The College of Computing Jumps in National Rankings

March 27, 2008

ATLANTA (March 28, 2008) --The College of Computing at
Georgia Tech jumped into the Top 10 in the latest rankings of graduate
computer science (CS) programs by U.S. News & World Report. Now
ranked 9th in the nation overall, the College of Computing moved up
from the 11th position held in 2007 and is now tied with the University
of Texas-Austin. In CS specialty areas, the College moved up to 7th
place in Artificial Intelligence—a five-spot jump from 12th only last
year—while Computer Science Systems rose from 13th last year to 10th.

The rankings released on the web and to media today are based on a
survey of deans and department chairs at CS programs around the
country. For a complete listing of CS program rankings and extensive
specialty rankings, visit the U.S. News web site here.
All new and old rankings will be available in U.S. News’ “Best Graduate
Schools” guidebook, which will hit newsstands next week.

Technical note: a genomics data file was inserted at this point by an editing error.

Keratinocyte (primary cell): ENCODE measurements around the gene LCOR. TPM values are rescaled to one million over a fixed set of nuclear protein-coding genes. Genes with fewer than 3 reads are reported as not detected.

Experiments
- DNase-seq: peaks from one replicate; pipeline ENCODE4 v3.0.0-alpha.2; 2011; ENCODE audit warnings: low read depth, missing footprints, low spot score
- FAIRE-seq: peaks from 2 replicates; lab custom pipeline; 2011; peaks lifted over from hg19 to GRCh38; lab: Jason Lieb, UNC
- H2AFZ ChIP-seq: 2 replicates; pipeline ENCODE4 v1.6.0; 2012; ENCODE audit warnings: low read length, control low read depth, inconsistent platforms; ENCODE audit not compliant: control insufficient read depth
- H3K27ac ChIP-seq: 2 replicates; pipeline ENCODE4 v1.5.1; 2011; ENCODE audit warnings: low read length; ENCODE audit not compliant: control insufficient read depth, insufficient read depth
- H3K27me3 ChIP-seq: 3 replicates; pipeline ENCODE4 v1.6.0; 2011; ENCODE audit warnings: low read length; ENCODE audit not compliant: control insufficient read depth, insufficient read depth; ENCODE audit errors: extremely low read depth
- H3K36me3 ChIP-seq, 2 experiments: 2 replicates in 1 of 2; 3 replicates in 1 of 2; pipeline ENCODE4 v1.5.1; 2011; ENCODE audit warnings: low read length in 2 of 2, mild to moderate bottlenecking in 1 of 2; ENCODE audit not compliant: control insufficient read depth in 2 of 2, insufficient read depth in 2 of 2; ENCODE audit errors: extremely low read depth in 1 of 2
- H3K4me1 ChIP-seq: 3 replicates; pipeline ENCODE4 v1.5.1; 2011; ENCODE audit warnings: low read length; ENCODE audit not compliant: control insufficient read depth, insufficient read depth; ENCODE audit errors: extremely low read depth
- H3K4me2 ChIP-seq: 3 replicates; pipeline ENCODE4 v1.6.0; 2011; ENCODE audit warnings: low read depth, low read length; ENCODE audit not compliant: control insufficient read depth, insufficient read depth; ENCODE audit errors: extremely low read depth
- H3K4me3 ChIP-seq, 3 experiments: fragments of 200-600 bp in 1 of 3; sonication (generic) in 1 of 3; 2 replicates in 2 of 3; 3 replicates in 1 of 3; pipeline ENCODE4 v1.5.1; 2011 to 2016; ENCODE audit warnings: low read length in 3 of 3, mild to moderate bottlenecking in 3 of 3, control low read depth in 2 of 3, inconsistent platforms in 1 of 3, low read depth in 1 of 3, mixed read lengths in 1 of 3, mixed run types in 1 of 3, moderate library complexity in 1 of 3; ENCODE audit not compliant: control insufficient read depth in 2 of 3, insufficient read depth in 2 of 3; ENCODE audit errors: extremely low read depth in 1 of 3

In addition to the Artificial Intelligence (#7) and Systems (#10)
rankings, the College’s Theory specialty held its No. 9 ranking (last
year the program leaped from 16th to 9th). There were no rankings
issued again this year for Graphics/Visualization, which received a 4th
place ranking in 1999, or in Databases, which ranked 7th in 1999.

In the past decade, the College of Computing’s overall graduate
Computer Science program has risen consistently in the U.S. News
ratings:

  • 1996—18
  • 1997—18
  • 1999—13
  • 2002—12
  • 2007—11


The College’s reputation continues to grow and improve through its
outstanding research, creative approaches to educational programs,
world-class faculty, and richly diverse student body. By fostering
leadership, collaboration and innovation, the College hopes to build
its esteem and prominence across the board.

“This is a big deal. I could not be more proud of the effort I see
from everyone with the College of Computing,” said Dean Rich DeMillo.
“Once you reach the upper end of the rankings, it’s very difficult to
make significant jumps. That we were able to jump not one but two
spots—and into the Top 10—speaks volumes of the work we are doing and
the impact it is making, not just in higher education and computing,
but in the larger world beyond.”

For the Institute-level release regarding the rankings, click here.